By Edward Bonham Carter, CIO of Jupiter Asset Management and manager of the Jupiter Undervalued Asse...
By Edward Bonham Carter, CIO of Jupiter Asset Management and manager of the Jupiter Undervalued Assets
That an economic and financial hangover still hurts after three years gives some indication of what a swell tech party that was. Not only was the punchbowl not removed but, in a Y2K liquidity surge, it was topped up with 100% proof Old Alan.
During the millennial period, it was excess investment funded by 'free' money that led to an excess of supply. Such overcapacity was typified by too many new businesses all assuming 100% market share. That's the trouble with free booze, it engenders foolish behaviour.
Three years later, we remain in a world of low numbers, both nominal and real. Why?
Not only is there excess supply but demand is hindered by large debts. Once encouraged to gear up, companies now prefer to pay down debt rather than reinvest.
Consumers also took on more debt, enticed by the affordability of servicing costs. But with no inflation to whittle down their original loans, future spending decisions must, at best, become circumspect, while unemployment would make any interest payments difficult to afford.
While we do not think outright deflation will be a problem for most Western, services-based economies, Germany could prove to be the exception. Switzerland already has deflation.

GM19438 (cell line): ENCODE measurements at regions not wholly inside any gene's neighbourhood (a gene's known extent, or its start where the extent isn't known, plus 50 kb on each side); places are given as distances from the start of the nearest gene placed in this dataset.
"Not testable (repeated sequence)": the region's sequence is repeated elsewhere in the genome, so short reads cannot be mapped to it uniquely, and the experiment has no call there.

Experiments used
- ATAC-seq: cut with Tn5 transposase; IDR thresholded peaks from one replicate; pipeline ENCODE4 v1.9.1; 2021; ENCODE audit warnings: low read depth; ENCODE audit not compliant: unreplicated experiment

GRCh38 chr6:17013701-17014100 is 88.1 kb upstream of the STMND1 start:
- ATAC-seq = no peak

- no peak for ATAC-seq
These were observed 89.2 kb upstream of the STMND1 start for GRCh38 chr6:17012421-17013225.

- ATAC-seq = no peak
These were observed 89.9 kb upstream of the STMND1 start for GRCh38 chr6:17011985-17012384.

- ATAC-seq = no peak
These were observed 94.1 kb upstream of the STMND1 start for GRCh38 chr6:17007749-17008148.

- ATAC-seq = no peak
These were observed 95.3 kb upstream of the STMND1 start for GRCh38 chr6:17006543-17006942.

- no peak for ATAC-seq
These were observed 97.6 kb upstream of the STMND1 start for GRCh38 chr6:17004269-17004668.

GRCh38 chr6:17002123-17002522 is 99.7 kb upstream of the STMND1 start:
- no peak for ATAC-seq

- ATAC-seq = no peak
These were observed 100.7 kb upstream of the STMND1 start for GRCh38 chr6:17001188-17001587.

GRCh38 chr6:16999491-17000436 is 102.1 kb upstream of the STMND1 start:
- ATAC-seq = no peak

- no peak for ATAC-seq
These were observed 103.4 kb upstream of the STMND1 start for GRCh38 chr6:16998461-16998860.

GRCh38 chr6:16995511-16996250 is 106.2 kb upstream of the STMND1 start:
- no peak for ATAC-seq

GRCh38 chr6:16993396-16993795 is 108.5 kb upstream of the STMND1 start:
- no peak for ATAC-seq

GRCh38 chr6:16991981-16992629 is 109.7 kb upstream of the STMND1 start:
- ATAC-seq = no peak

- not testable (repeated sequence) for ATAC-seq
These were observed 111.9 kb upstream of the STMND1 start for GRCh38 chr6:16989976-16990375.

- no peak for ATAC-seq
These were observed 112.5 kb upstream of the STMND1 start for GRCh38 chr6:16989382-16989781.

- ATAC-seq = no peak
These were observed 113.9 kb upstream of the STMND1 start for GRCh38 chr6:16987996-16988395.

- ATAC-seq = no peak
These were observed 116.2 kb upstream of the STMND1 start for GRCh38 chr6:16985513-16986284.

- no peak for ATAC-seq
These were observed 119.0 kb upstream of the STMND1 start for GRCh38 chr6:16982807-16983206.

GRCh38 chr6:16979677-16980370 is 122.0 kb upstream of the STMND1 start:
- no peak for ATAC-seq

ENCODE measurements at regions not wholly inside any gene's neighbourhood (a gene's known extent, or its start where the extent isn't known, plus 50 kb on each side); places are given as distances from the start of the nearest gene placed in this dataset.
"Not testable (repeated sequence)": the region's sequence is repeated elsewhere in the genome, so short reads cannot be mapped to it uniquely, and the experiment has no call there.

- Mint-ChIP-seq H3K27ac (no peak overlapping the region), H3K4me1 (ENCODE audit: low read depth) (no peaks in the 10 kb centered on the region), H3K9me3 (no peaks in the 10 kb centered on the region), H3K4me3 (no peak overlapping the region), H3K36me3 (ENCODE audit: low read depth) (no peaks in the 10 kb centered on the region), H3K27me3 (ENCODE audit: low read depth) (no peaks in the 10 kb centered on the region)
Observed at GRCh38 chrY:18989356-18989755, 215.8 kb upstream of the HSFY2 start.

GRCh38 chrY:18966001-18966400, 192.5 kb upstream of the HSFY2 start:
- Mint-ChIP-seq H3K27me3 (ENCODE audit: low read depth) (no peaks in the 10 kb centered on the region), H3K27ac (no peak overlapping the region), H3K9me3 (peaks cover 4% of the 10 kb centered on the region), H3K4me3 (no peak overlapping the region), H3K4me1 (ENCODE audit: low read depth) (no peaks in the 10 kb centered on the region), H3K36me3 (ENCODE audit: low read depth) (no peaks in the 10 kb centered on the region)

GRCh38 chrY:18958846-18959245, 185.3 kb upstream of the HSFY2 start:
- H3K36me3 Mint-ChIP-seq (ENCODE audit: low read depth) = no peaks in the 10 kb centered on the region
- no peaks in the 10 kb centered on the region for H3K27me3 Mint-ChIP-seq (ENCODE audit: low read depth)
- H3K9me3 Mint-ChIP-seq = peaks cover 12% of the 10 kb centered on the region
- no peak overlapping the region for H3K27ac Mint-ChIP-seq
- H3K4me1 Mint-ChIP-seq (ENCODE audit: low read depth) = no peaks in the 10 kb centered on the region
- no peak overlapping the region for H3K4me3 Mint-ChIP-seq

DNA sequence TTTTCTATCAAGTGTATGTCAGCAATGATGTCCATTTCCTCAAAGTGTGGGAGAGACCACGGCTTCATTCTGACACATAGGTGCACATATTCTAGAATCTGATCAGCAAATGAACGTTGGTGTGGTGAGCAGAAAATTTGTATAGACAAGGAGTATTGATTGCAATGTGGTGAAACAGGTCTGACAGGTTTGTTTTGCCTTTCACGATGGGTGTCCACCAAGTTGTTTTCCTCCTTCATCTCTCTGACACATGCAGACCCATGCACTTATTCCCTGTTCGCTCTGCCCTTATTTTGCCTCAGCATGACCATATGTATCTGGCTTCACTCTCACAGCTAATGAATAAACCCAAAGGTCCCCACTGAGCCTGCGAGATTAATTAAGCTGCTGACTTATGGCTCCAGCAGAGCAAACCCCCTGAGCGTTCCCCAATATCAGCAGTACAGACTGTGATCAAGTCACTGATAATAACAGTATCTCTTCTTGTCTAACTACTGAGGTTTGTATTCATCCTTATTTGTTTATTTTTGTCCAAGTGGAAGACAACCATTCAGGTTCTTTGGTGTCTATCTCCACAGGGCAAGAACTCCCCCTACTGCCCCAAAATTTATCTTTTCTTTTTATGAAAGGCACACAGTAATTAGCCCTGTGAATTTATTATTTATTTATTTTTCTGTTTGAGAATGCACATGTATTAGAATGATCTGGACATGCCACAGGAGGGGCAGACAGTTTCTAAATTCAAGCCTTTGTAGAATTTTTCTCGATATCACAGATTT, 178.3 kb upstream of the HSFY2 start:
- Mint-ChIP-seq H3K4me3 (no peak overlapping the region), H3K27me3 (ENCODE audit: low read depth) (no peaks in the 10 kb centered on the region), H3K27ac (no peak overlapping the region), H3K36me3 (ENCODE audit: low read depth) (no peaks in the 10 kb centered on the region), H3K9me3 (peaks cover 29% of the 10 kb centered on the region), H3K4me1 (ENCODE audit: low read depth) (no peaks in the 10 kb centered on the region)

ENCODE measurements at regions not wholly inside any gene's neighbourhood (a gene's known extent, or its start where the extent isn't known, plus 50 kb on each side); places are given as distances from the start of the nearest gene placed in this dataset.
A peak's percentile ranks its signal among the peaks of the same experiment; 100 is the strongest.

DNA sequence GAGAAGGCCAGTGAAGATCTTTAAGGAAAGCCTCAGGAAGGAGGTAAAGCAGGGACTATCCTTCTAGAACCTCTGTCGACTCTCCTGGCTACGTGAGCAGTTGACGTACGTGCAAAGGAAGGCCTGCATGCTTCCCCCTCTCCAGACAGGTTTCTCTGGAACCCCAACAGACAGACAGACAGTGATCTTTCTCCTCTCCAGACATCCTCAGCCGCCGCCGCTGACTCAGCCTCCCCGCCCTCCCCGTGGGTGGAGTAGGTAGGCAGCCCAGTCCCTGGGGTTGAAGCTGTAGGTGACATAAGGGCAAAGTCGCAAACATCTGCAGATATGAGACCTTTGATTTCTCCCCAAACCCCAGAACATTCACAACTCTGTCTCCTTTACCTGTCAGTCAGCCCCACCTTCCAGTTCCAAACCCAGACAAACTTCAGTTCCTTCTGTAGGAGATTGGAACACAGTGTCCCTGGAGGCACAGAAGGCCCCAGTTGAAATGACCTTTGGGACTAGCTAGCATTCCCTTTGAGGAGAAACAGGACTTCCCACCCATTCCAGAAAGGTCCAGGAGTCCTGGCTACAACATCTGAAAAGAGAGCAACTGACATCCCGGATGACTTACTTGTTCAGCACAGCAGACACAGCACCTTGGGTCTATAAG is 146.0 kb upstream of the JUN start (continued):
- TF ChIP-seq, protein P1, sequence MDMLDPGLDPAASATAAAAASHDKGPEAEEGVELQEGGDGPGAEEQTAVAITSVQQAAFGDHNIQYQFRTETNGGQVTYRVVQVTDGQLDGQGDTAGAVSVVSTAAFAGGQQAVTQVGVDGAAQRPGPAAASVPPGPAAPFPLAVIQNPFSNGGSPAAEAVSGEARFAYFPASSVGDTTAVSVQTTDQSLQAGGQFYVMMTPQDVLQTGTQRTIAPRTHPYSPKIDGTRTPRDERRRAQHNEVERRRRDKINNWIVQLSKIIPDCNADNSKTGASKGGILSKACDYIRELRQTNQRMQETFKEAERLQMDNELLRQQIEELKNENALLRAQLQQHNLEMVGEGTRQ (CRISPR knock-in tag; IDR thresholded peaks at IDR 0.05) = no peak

Not only is there a surfeit of supply and a dearth of demand but the ferocity of global competition severely limits the ability of companies to raise prices and squeezes corporate profitability. Therefore, growth will remain low. Nevertheless, the question remains: Where is economic growth to be found in the world?
China, with its considerable production capacity, is becoming increasingly important, not just as an exporter of deflation but also as a source of growth, fuelled by record levels of FDI. China's share of trade with the US is now on a par with that of Japan.
Growth will also be found in emerging markets and Eastern Europe, although it will be more volatile. Perhaps those commodity price rises were not simply a reaction to war and fears of inflation?
In such an environment, it is best to avoid indebted companies with low-quality businesses. These will be squeezed.
The corollary is to seek out businesses that are highly cash-generative as this gives them wider choices, such as to reinvest or return money to shareholders and to invest in genuine growth businesses, although these will be in short supply. Such a strategy ought to be a good way for investors to make both relative and absolute returns.
Since last summer, the Jupiter Undervalued Assets fund has increased its weighting in blue chips to more than 40% as these came to offer greater value, while positions in War Loan and Treasury strips have been reduced. At the end of May, some 10% of the fund was in cash. Rather than an asset allocation call, this stems from a desire to remain nimble.
There are plenty of opportunities to make money. Active managers should not be afraid of volatility as it provides greater chances to buy and sell. However, sometimes the hardest thing is to do nothing. Studied, conscious inactivity is an underrated virtue in portfolio management.
Seek cash-generative and growth companies.
Volatility offers opportunities.
Attractive valuations are available.
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